Morning Thanks

Garrison Keillor once said we'd all be better off if we all started the day by giving thanks for just one thing. I'll try.

Wednesday, May 22, 2013

Morning Thanks--this creation

Yesterday, the windows went in and the shingles went on.  Every passing day makes this house of ours--and it is still only a house--somehow more believable.  Neither my wife or I would have ever guessed at this time last year, when we were cleaning out and up our old house in town, that just a year from that last garage sale we'd track past a building site every single day, gawking at what is already up and imagining what will be.  Neither of us had spent any time at all brethless over some dream home.  Now every day we can't help but look.

It was difficult yesterday not to think about Moore, Oklahoma, where thousands of people looked over a huge swath of community and saw nothing at all but rubbish. Wherever they looked, what they saw was the opposite of what we did--houses in jagged, dangerous pieces, their homes swallowed up in a tornado that lasted 45 minutes, then spit out the spit up remains who-knows-where because on Monday in Moore, early afternoon, the windows came out and the roof was gone.

Our house is going up, theirs were utterly destroyed. If you believe the mayor and others from the community, it won't be long before Moore will be new again, rebuilt. As for me and my house, I think I'd move elsewhere; three killer tornadoes up the very throat of tornado alley is a convergence that's anything but harmonic.

Yet, every year, more tornadoes rumble thought Iowa than Oklahoma.  Iowa's beasts are smaller, less all-consuming. Oklahoma may have fewer, but they devour far, far more. Daily temps are hotter, convections steeper.

Still, we're building a house in tornado alley too.  It never dawned on me that living here was a gamble, but it is, here as elsewhere, here as everywhere. The windows are in today; tomorrow they could get blown out. The shingles are on this morning; a thunderstorm could come rumbling up this afternoon and rip them off for good. We live with danger, all of us.  We live imperiled lives.

Still, I'm thinking this morning of Henry Hospers, the godfather of the Dutch community of northwest Iowa, of Dutch Sioux County, the sector of the nation where there are more people of Dutch ancestry (and more card-carrying Republicans) than any other county in all of the U.S. of A.  When Henry Hospers and his three buddies came north from Sioux City in a covered wagon to scout out land for a new immigrant colony, they did so right here, along the river, along the Floyd. They'd spotted only three or four sod hut homesteads on the trek north, and a single store building in what would eventually become LeMars, Iowa.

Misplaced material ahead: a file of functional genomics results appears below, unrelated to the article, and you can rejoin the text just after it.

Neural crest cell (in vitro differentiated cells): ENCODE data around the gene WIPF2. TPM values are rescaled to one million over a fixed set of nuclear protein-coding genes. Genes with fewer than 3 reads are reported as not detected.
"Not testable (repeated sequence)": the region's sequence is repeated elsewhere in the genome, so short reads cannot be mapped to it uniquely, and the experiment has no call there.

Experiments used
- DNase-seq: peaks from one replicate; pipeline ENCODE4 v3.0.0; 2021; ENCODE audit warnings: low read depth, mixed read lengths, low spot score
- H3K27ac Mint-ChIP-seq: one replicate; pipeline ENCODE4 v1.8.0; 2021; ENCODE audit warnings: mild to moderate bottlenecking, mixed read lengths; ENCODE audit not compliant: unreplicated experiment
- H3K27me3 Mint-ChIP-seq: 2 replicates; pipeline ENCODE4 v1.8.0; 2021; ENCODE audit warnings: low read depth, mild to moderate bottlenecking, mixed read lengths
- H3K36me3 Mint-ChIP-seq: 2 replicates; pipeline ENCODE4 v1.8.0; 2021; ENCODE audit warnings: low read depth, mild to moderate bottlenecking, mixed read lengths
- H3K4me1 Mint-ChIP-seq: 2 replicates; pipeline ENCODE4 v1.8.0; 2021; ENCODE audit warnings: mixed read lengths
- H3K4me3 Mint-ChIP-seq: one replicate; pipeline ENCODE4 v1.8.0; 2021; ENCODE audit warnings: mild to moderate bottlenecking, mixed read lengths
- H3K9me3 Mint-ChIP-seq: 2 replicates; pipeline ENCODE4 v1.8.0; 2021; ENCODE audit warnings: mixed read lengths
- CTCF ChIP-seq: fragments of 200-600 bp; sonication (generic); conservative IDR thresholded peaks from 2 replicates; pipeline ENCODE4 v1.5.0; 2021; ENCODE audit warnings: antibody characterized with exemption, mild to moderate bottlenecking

They'd avoided the land west of Cherokee, where land swindlers, who were legion at the time (imagine how easy it would be to make money on free land), had somehow bought out whole sections and then assumed they'd make a handsome profit when the wooden-shoed and wooden-headed Hollanders arrived. Instead of Cherokee, Hospers followed the Floyd River north, the river that runs just outside my window.

And what they found was a carpet of gorgeous native prairie, blooming with flowers, on rolling hills that took their breath away, a wonderful place, they thought. They kept following this very river, six miles north of the Sioux County line, and marked out two townships and a town plot, a place they called, of course, Holland.

Homesteads came in 80-acre plots in those days and generally cost a buck or two an acre.  Last year someone down the road paid $20 grand for this good, black dirt.

What did they know? Nothing, really. What they had was a dream, like the hundreds Hospers rode with on the train to Council Bluffs.  He said the cars were full of dreamers in classic American style, going west.  It was 1868, the Civil War was behind us, and land was there for the asking, land as far as you could see. There wasn't a paleface on that train--Dutch or Polish or Bohemian--who thought about taking land from the Great Plains tribes--the Lakota, the Pawnee, the Cheyenne, the Arikara.

It's getting close to 150 years later now, and two retired Dutch-Americans are building a house close to the Floyd River, named after the Sergeant (d. 1803, Sioux City, Iowa). Yesterday, that new house got windows; today it'll get a driveway.

Pardon the nostalgia. Pardon the morbidity--what has Moore, OK, to do with all of this?

It's just what I'm thinking this morning, early, as the outline of the river only begins to appear from the night's darkness through the windows west.

The robins are at it outside, but the day will be gray and cold and rainy.  But soon enough the goldfinches will be back at the feeder, beating each other up for the best spot on the thistle seed sock. In a minute, I'll head outside to set out a half an orange for those amazing orioles.

Life is a dangerous place to live, but it's still got its beauties.  It certainly has its beauties.  And it's still got a place for dreams.

And that's this morning's thanks.

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